“MiFs from different markets bring their knowledge and their networks. Now, if I want to do a transaction in Singapore, I can just call one of my classmates.”
Long-term planning is something Manan Rathod excels at. Immediately prior to taking the Masters in Finance (MiF) at London Business School (LBS), as a senior analyst at RBC, he carefully set out to gain the experience he knew he’d need for a successful application: a large amount of responsibility, managing a team and working with top management.
He visited several top business schools before deciding where to study. “My number one reason for choosing LBS was the network. The US business schools are very US-centric: you build links mostly within the American investment community. Hong Kong and Singapore based universities are great for networks with Asian companies. But LBS gives you unique access to entrepreneurs, fund managers and industry contacts in the UK, US and the Middle East as well as Asia.”
He says his MiF class comprised four types of people. First, those sponsored by companies to gain specialist skills: “Senior guys, with experience that they’ll share. They become long-term friends in different geographies.” Second, finance professionals from different geographies looking to work in London. “MiFs from different markets bring their knowledge and their networks. Before LBS, I would have struggled to find an international network of personal contacts in different sectors. Now, after LBS, if I want to do a transaction in Singapore I can just call one of my classmates.”
The third kind of MiF is someone who wants to advance their career. “In large banks, you reach a point in your career where you’re competing with another colleague in your firm for a partner-level job. At that point the only thing that distinguishes you is the degree you have. And at that point people say, ‘Let’s get the guy from LBS.’”
Then there were people like Manan, looking to change career trajectory. “I wanted to make a shift out of a markets role in banking to a corporate finance role in private equity / venture capital. My knowledge base was quite strong and I wanted to stay within the financial sector, not make a massive career shift.” He is already thinking of the next steps in his career. “Now it's about winning the battles in order to ultimately win the war."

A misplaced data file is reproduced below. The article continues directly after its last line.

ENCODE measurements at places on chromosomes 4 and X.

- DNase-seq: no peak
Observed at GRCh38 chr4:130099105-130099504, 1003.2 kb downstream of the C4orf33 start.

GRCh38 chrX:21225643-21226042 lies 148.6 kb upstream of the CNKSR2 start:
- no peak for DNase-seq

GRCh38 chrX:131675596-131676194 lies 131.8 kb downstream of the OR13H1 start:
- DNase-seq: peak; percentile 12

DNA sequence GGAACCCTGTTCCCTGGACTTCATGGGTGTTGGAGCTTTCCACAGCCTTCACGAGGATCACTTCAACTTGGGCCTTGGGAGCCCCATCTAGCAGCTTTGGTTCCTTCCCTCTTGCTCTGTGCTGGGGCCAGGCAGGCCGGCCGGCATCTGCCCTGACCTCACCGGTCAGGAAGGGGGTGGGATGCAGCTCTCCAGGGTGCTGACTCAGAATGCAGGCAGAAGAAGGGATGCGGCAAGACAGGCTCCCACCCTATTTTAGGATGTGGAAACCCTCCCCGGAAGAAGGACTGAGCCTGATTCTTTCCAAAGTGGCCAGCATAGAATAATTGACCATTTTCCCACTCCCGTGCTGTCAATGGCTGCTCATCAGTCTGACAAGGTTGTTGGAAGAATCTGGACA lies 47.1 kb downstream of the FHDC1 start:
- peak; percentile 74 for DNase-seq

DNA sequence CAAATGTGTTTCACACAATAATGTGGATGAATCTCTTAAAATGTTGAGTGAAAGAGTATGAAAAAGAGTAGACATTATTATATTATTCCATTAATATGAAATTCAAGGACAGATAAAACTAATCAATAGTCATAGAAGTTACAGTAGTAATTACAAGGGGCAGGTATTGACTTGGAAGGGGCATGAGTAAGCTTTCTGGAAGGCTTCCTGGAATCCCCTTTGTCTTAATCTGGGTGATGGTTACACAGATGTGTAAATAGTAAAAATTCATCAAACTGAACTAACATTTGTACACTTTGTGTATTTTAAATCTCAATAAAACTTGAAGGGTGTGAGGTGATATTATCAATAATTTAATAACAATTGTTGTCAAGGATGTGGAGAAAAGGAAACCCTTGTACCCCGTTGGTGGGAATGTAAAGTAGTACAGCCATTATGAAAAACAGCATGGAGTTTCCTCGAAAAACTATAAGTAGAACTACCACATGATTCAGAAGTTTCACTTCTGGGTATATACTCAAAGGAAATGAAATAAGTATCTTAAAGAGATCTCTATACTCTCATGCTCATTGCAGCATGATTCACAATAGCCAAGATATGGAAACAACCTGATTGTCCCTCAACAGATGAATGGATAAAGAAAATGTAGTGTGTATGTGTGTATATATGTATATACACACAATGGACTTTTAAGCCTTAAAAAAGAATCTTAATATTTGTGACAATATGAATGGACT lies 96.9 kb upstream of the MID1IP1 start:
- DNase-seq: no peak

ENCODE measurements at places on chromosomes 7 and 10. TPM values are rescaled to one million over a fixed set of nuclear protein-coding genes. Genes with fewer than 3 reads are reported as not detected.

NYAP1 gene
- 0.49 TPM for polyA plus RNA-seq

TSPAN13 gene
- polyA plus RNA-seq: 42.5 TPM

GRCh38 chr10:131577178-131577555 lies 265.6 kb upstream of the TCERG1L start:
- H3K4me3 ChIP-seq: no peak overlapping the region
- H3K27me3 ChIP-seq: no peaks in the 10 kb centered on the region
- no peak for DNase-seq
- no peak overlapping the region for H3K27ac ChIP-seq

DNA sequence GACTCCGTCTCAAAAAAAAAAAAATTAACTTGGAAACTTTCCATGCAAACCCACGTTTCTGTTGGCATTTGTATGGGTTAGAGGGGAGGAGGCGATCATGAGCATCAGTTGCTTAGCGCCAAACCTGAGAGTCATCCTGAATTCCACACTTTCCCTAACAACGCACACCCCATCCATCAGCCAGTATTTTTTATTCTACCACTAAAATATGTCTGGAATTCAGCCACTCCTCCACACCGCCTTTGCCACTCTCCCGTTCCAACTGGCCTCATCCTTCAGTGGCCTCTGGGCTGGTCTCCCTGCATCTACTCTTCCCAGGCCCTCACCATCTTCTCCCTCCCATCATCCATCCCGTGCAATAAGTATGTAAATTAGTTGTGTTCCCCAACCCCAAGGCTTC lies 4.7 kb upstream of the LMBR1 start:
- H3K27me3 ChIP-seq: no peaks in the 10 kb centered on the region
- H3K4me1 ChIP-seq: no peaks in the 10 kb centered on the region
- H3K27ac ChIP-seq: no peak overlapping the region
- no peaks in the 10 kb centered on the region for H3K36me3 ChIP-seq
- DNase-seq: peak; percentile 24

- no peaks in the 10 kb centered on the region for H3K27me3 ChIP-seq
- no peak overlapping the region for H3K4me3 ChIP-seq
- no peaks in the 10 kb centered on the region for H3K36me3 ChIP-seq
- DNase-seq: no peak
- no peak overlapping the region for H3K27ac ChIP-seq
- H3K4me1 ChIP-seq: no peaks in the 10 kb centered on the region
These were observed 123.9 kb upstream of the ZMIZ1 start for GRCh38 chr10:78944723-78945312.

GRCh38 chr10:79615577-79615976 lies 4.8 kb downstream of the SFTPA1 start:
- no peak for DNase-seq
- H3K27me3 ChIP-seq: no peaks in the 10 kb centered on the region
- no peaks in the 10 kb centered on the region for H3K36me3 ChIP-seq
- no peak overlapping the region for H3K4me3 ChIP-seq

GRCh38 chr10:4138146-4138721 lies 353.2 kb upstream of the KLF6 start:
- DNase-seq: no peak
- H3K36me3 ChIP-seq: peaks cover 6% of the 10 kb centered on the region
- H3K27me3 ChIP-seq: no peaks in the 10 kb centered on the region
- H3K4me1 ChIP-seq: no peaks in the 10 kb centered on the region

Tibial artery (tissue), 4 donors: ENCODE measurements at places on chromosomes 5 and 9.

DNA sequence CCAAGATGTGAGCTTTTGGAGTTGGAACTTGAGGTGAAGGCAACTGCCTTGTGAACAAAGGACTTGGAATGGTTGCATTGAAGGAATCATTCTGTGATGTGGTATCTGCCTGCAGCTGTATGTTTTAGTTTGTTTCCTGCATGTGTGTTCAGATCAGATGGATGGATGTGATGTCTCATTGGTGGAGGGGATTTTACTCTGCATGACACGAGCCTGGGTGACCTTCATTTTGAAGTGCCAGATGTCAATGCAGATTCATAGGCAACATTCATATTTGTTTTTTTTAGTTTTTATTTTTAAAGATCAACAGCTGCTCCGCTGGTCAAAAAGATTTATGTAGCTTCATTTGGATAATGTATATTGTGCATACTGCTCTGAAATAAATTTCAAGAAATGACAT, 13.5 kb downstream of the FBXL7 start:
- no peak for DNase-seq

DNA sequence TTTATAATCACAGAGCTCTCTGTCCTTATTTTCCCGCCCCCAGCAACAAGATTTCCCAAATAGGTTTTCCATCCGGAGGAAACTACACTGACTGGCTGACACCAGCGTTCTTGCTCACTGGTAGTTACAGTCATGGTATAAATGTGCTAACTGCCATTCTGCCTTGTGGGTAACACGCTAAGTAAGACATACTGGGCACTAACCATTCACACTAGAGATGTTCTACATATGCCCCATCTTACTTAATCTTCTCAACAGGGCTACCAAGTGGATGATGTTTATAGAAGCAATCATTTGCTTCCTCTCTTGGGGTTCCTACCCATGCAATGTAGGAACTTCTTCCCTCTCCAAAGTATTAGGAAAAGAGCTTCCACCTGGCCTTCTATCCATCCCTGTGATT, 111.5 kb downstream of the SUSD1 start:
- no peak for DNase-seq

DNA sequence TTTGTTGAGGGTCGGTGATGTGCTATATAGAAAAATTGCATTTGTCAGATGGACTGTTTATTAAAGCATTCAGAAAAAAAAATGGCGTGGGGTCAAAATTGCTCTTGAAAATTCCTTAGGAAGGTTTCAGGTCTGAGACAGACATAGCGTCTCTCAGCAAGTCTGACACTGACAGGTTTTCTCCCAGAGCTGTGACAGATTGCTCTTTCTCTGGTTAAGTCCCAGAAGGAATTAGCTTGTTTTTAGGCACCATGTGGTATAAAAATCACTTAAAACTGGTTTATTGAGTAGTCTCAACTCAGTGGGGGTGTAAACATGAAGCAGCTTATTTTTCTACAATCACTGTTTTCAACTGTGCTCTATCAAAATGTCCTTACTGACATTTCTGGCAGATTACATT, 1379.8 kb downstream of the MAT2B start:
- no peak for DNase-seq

Manan worked through his time at LBS, securing an internship role three weeks after joining the programme with a fund called Eisvogel, run by two LBS MBA alumni who had advertised on LBS portal. “What’s underpriced about the MiF is the first impression of being a finance expert. The first time people look at you, they think, 'This guy knows his finance.’ Some investors only recruit employees from LBS. To get into a top private equity firm you need that business-school edge: the extra experience, network and ability to win business.”
Manan’s current manager is also a MiF from LBS. They met at a networking session and Manan did some work for him till he invited Manan to come on board. “Would I have met him if I wasn’t at LBS? No. He wasn’t recruiting.” Right now it’s Manan who’s recruiting – and he’s only advertising at LBS. “There’s the guarantee of good talent. Being in a boutique investment house, I don’t have to spend time and money on a massive HR function. If I’m going to read through 100 CVs they'd better be good.”
The academic and practical curriculum on the MiF was outstanding, says Manan. “It opened my mind to many more avenues of finance. I learned about search funds and about distressed investing [taking companies out of bankruptcy and turning them around], one of the best modules at LBS. The guy who teaches it is from Oaktree Capital, one of the best distressed-investing funds in the world. At LBS you don’t just have the professor teaching in the class, you also have industry experts coming to give you their thoughts and experience.”
After four years of working life, studying full-time was refreshing. “Taking time out from your job and going back to the basics can really change you.” LBS’s rich variety of clubs offered further opportunities for growth. “You develop cultural awareness through the clubs, seeing people’s different backgrounds and career paths. That makes you a better person. When one rises to be a financial professional, a certain level of ego generally develops with the territory. When I came to LBS I was so humbled: people in my class were so brilliant, so smart, and there was so much more to different career paths than I thought I knew.”